A young black man dressed in blue jeans and a denim jacket rushed up to the white man in a dark suit seated at a table in the Holiday Inn bar.

"He agreed. The deal's on," the black man said excitedly. The white man's eyes widened. He crushed out his cigarette and asked, "He said, 'Okay'? For the first and second floors? Good. I'll call Capetown and we'll sign the papers tonight."

The transaction involved "the building down by the bus station" in downtown Umtata. Earlier, the white businessman and his associates, including a well-known South African bookie, had said they were going to start a book-making operation in Transkei.

Transkei, like many African countries at independence, has drawn a horde of self-proclaimed entrepreneurs, some honest, some questionable and some just a bit odd.

During one recent week in Transkei's capital city, one could have met, for example, a woman from Rhodesia who wanted to open a Swedish health clinic, a man selling light bulbs, an entrepreneur who recently got the Transkei government to sign over exclusive fishing rights for 10 years in its territorial waters in return for ridiculously low royalty fees, a Portuguese boilermaker who fled Rhodesia and was looking for a job, and a team of Austrian industrialists and engineers ready to launch a major manufacturing project.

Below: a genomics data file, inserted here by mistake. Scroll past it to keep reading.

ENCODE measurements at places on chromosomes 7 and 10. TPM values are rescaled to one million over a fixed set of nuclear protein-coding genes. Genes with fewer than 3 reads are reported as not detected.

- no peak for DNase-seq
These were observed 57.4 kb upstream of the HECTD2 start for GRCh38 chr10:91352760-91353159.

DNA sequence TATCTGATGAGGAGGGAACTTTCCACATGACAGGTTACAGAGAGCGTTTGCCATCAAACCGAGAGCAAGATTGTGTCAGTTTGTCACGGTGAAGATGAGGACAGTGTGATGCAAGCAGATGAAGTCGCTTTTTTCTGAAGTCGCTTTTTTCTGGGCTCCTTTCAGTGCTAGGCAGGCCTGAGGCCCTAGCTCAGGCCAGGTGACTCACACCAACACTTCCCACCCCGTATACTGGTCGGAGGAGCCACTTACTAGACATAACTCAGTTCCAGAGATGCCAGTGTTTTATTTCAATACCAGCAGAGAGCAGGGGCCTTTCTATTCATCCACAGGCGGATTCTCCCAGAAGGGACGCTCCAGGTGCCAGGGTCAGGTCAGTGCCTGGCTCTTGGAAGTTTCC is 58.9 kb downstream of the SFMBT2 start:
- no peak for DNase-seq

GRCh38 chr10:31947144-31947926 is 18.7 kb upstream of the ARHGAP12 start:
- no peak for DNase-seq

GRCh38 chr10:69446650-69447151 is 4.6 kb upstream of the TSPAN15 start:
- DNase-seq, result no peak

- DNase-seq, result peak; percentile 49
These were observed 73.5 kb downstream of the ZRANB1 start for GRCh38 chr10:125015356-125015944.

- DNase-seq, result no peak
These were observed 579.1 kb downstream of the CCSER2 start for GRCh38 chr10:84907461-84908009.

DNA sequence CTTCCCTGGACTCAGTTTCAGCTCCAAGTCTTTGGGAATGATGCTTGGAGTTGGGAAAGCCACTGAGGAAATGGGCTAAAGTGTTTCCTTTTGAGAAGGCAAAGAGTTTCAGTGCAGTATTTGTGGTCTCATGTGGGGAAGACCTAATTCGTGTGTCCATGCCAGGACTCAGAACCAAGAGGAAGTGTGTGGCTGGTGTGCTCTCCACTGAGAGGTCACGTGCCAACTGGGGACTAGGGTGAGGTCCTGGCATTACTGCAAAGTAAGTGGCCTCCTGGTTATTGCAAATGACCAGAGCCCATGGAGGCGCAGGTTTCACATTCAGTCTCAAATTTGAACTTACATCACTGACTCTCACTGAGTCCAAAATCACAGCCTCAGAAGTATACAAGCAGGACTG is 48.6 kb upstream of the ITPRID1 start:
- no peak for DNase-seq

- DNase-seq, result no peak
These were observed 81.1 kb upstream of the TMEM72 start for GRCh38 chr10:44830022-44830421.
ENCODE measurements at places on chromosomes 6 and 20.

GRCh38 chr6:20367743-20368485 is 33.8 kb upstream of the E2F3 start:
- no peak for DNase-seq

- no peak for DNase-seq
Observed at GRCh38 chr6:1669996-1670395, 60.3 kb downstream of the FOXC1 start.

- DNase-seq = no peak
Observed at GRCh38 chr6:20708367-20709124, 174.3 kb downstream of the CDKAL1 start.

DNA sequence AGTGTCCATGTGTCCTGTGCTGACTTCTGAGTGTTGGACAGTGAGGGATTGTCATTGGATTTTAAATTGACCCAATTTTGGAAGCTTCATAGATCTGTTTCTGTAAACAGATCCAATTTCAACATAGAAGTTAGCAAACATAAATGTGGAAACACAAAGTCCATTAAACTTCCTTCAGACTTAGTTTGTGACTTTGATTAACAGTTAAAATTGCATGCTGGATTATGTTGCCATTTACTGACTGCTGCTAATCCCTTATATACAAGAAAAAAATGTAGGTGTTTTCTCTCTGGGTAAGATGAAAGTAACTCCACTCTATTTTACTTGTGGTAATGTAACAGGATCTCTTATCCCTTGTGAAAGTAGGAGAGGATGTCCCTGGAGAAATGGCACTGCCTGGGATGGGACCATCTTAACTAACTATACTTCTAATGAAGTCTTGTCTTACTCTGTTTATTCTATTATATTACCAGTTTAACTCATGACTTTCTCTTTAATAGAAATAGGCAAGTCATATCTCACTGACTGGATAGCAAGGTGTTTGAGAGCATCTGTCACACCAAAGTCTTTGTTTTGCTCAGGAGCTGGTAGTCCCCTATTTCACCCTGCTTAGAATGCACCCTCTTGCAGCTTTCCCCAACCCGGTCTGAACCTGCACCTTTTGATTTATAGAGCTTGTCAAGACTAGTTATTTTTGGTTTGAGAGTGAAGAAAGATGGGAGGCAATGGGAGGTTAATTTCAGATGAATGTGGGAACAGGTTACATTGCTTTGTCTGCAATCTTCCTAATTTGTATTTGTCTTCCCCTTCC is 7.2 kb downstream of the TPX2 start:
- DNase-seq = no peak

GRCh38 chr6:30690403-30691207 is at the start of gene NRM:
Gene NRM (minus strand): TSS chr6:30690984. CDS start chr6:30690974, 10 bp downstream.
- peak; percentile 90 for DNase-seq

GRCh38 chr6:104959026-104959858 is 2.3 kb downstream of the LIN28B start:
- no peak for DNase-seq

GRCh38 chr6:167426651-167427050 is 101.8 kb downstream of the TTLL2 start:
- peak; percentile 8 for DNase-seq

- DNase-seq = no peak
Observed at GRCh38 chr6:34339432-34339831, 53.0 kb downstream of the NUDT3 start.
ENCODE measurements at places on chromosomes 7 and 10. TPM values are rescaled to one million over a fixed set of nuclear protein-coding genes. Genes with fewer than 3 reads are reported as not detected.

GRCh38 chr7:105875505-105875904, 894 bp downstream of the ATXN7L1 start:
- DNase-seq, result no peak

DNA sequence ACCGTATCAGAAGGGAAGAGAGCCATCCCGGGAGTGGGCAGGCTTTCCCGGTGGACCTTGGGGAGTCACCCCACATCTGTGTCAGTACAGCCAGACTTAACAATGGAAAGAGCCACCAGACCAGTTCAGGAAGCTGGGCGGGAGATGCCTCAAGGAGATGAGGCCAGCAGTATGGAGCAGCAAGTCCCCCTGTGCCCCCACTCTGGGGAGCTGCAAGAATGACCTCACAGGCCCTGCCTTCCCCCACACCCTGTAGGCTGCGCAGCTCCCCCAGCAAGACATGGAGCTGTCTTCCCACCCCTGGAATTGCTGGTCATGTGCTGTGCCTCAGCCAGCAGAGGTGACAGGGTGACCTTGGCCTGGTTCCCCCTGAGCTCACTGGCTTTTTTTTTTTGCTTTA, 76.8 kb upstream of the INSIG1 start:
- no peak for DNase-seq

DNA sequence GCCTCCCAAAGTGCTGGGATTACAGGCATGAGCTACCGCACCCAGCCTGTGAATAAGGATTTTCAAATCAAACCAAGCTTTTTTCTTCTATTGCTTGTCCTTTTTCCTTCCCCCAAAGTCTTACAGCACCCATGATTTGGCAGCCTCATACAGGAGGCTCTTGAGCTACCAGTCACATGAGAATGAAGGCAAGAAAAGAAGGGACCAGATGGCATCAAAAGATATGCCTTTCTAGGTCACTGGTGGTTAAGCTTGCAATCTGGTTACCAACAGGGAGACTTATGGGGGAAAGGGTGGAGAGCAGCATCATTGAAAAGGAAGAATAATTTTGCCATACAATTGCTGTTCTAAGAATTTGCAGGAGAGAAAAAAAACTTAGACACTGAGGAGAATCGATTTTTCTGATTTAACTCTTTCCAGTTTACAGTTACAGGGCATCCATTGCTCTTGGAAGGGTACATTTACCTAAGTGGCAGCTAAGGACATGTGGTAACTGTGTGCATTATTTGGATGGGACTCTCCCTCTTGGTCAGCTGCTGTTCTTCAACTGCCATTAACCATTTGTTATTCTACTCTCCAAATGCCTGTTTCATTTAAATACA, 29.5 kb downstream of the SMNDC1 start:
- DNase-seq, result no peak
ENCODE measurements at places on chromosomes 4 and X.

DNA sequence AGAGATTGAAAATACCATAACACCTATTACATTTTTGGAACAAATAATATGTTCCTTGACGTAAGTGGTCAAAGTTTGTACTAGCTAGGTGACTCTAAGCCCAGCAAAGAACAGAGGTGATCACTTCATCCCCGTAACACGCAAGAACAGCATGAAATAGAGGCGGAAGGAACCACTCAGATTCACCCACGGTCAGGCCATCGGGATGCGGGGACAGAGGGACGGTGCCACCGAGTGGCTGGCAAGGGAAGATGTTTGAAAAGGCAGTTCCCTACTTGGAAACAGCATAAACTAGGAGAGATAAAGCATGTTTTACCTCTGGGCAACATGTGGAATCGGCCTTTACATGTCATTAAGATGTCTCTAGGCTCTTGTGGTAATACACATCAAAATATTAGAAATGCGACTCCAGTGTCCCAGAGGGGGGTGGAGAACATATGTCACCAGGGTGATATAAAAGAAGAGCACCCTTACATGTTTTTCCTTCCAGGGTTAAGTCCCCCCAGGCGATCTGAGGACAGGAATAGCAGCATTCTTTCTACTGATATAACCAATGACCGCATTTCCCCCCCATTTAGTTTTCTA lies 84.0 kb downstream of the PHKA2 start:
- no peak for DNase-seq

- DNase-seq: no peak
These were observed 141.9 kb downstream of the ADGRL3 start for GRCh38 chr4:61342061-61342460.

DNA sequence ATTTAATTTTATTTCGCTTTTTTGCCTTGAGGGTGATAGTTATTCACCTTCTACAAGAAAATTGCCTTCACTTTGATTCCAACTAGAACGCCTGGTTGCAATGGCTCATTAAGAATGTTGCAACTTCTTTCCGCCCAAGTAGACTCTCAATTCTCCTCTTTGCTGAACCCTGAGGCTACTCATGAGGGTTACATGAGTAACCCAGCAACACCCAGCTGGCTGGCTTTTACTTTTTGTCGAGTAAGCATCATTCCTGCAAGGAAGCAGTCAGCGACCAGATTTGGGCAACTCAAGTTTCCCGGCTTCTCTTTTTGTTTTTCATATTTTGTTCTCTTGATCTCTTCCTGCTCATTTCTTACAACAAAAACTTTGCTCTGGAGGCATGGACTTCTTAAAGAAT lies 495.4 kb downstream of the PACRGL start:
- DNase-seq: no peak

In Transkei, businessmen who approach the government encounter no such inhibitions or wariness about capitalism as they find in many other young African states. They do not get warnings to avoid exploiting the Transkei an people, or demands that part of their profits should be poured back into projects that serve the people.

Instead, the Transkei government is so dogged by the nemesis of its economic dependence on the South African government that it eagerly greets anyone - non-South African entrepreneurs in particular - who offers them ways to reduce that dependence.

With its tourism and commercial farming still in their infancies, and no exportable mineral resources, Transkei appears destined to depend on South Africa for quite a while. This year, South Africa's contribution increased almost $34 billion to $255 million, representing about half of Transkei's current planned expenditure.

In addition, Transkei is also dependent on South Africa for jobs - about a quarter of a million Transkeians annually migrate to South Africa to find employment.

The desire to loosen its economic ties with South Africa appears to be the primary motivating force behind two ambitious projects of the Transkei government - upgrading its airport to international status and building a free port on its coast.

"These are two essential windows to the world, vital links to bypass South Africa," said Finance Minster Tsepo Letlaka.

The port is to be built at Umgazana, now a vast mangrove swamp. According to Letlaka, the initial stages of the port project, including the building of a service road and drilling to determine the rock formation in the harbor, are already under way after the signing of an agreement with a subsidiary of Grand Traveax de Marseille, the company that built the gigantic Caborra Bassa Dam in Mozambique.

These plans sound dubious to independent observers who note that the Transkeian port will contend with competition from South Africa's ports at Durban and Richards Bay, that there is no railroad or highway linking the port site to the interior of Transkei and that the total cost could go as high as $800 million.

Unfortunately for Transkei, if any of the investors prove to be unscrupulous, Transkei has no extradition treaties to get back criminals who might take it for a ride.